The findings come from a nationally representative survey of 903 teens with drivers' licenses at 26 high schools. Promised confidentiality, the teens filled out the 160-question surveys during homeroom or study hall.
Boys were more likely than girls to report driving under the influence. But teens whose parents set consequences for breaking the law while driving were less likely to report DUI and other unsafe driving behaviors.
Not surprisingly, teens say they drive less safely when they're with friends than when they have a parent or guardian in the car.
The survey found that:
- The biggest driving distraction for teens is text messaging via cell phone.
- Half of teens say they speed more than 5 miles per hour over the speed limit when driving alone.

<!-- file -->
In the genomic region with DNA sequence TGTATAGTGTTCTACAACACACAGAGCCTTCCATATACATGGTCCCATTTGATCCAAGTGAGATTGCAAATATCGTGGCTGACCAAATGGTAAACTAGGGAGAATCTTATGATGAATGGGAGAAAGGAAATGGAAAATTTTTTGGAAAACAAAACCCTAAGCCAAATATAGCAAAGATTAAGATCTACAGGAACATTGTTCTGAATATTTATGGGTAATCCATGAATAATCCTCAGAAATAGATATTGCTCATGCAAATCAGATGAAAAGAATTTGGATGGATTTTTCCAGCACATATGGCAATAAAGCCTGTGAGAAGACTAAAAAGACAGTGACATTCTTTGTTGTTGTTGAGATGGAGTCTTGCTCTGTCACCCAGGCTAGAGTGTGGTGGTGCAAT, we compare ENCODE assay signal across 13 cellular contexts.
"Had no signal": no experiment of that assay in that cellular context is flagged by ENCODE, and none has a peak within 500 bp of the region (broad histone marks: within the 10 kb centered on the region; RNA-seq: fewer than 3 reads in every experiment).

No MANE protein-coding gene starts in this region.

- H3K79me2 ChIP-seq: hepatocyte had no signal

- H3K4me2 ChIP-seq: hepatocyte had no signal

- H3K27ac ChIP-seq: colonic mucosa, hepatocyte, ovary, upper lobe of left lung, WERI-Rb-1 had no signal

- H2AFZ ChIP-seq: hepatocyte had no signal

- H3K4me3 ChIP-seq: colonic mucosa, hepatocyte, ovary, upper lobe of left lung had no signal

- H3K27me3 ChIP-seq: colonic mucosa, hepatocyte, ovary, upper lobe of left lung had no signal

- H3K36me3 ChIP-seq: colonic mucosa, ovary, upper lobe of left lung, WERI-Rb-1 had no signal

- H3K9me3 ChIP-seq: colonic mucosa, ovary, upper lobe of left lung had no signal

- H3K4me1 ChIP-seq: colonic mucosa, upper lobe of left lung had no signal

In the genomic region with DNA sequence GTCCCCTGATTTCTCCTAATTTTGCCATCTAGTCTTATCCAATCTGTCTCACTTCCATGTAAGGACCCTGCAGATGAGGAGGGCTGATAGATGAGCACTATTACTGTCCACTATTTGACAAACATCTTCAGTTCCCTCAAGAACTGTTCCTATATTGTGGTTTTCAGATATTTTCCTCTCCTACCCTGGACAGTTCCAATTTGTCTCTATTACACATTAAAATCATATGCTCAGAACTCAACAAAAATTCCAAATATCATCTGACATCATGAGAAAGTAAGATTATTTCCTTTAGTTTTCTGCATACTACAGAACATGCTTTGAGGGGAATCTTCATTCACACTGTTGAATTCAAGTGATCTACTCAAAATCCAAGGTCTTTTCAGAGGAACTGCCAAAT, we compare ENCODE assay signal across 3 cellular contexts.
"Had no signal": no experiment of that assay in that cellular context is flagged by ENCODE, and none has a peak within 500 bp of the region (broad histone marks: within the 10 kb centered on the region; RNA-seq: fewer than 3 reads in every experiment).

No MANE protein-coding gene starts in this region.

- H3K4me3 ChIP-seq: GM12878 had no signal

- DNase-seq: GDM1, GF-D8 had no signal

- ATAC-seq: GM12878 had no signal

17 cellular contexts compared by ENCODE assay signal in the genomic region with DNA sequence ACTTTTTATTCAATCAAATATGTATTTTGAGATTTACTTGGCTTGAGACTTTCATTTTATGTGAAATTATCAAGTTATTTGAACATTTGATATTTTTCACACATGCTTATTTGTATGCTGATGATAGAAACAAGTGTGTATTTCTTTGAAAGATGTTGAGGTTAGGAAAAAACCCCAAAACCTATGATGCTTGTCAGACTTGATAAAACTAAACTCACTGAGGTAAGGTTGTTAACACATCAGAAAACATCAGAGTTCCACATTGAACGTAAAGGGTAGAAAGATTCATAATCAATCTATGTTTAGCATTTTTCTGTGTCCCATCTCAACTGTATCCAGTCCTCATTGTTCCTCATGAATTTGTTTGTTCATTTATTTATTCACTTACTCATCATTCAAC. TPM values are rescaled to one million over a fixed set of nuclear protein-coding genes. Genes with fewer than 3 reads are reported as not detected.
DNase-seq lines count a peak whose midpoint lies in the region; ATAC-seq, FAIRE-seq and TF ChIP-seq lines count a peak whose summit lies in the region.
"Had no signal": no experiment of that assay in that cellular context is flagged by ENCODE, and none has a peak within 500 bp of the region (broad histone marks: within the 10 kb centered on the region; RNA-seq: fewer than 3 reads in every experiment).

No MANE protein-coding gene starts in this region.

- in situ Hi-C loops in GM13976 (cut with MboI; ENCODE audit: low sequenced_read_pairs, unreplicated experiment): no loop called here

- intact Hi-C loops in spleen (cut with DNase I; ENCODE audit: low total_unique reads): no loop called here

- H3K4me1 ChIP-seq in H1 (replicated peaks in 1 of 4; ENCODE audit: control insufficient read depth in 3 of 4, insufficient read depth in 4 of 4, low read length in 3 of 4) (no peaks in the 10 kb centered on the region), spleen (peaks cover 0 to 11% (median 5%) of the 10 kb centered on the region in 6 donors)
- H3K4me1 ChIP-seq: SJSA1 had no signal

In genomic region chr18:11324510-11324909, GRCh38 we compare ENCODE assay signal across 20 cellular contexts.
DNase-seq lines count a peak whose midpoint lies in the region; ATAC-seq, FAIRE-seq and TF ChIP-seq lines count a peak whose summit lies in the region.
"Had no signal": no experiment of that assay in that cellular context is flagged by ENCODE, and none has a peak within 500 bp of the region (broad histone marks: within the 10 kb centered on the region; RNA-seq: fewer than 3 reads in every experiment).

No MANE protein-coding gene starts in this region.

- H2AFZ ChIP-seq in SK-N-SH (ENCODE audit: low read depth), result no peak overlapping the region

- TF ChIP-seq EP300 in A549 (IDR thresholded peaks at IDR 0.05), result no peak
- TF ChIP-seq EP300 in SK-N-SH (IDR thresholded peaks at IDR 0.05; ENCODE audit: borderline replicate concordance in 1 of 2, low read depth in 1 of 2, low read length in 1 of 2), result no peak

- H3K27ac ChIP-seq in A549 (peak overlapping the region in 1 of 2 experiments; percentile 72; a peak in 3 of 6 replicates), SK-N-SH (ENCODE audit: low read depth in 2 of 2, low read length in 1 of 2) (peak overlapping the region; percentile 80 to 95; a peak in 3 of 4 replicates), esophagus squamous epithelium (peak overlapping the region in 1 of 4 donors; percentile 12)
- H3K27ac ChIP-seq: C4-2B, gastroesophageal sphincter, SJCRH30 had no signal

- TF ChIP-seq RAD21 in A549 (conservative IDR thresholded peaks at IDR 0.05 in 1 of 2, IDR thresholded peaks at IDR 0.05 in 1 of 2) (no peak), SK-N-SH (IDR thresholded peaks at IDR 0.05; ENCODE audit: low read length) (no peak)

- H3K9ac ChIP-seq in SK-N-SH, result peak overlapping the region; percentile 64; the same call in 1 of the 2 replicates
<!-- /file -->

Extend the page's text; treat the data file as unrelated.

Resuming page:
- 42 percent of teens say they talk on the cell phone when driving alone.
- 84 percent of teens say they toy with the radio when driving alone.
- Teens see their parents as the safest drivers. Yet they say their friends influence their driving more than their parents do.
- Teens aren't interested in attending advanced driving school — although a third of teens say they'd attend if it saved them money on car insurance.
Guideline Inc. performed the study on behalf of Liberty Mutual and Students Against Destructive Decisions. Guideline says the survey has an error margin of 3.3 percent.
SOURCES: Guideline Inc., 2006 Teens Today Survey: Driving Results, August 2006.
By Daniel DeNoon
Reviewed by Louise Chang